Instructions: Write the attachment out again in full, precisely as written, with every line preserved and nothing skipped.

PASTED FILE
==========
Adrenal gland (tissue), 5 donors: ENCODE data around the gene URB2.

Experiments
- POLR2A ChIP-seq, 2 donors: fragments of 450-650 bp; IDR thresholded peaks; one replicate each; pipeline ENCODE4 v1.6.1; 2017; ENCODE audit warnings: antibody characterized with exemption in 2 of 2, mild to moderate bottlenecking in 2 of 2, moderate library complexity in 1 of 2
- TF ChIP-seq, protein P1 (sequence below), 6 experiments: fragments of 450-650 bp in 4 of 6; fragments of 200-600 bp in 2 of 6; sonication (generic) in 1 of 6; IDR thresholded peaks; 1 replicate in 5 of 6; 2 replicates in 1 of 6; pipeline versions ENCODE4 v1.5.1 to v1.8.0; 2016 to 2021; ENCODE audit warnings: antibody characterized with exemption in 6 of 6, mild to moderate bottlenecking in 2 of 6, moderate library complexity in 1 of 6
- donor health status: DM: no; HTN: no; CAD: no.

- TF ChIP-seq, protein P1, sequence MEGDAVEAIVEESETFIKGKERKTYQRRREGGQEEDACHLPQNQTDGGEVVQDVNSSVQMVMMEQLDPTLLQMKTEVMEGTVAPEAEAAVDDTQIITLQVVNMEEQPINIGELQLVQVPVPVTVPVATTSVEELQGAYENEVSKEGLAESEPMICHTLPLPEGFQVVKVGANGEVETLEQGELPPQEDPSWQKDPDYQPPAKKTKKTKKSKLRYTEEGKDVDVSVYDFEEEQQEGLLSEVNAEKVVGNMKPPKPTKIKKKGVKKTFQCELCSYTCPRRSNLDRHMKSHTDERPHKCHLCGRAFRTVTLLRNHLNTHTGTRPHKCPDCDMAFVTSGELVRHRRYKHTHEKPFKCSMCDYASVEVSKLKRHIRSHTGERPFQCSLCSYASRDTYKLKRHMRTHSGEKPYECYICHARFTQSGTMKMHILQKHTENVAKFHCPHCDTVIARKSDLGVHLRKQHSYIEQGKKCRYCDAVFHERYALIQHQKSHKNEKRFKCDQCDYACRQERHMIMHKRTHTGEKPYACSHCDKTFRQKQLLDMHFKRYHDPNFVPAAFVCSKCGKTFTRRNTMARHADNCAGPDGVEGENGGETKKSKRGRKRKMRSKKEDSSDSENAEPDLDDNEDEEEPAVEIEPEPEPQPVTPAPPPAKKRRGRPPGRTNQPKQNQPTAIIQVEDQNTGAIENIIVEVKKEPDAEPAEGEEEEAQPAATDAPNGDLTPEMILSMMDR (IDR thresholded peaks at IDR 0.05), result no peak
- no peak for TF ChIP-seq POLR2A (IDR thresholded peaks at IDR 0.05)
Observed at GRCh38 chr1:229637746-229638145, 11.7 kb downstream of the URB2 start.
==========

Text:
Adrenal gland (tissue), 5 donors: ENCODE data around the gene URB2.

Experiments
- POLR2A ChIP-seq, 2 donors: fragments of 450-650 bp; IDR thresholded peaks; one replicate each; pipeline ENCODE4 v1.6.1; 2017; ENCODE audit warnings: antibody characterized with exemption in 2 of 2, mild to moderate bottlenecking in 2 of 2, moderate library complexity in 1 of 2
- TF ChIP-seq, protein P1 (sequence below), 6 experiments: fragments of 450-650 bp in 4 of 6; fragments of 200-600 bp in 2 of 6; sonication (generic) in 1 of 6; IDR thresholded peaks; 1 replicate in 5 of 6; 2 replicates in 1 of 6; pipeline versions ENCODE4 v1.5.1 to v1.8.0; 2016 to 2021; ENCODE audit warnings: antibody characterized with exemption in 6 of 6, mild to moderate bottlenecking in 2 of 6, moderate library complexity in 1 of 6
- donor health status: DM: no; HTN: no; CAD: no.

- TF ChIP-seq, protein P1, sequence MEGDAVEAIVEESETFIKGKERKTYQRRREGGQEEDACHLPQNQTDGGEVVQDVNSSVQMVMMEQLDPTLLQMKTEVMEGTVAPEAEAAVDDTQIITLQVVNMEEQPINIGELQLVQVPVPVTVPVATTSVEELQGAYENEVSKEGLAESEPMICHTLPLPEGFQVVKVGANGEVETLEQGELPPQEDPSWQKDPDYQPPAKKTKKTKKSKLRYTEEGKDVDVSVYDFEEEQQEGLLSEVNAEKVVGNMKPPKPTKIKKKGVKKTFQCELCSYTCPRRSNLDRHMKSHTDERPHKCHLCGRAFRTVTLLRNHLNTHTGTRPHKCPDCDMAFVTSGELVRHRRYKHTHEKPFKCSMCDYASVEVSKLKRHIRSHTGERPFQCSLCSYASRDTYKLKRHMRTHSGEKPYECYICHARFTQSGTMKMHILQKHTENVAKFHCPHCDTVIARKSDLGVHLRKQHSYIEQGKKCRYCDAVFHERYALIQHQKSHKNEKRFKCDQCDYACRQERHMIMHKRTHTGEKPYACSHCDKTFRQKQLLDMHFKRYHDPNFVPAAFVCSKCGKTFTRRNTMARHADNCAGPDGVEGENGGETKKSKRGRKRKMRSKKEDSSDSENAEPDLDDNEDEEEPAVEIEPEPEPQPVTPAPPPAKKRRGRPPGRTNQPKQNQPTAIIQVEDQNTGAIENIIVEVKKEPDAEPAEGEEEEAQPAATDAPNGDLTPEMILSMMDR (IDR thresholded peaks at IDR 0.05), result no peak
- no peak for TF ChIP-seq POLR2A (IDR thresholded peaks at IDR 0.05)
Observed at GRCh38 chr1:229637746-229638145, 11.7 kb downstream of the URB2 start.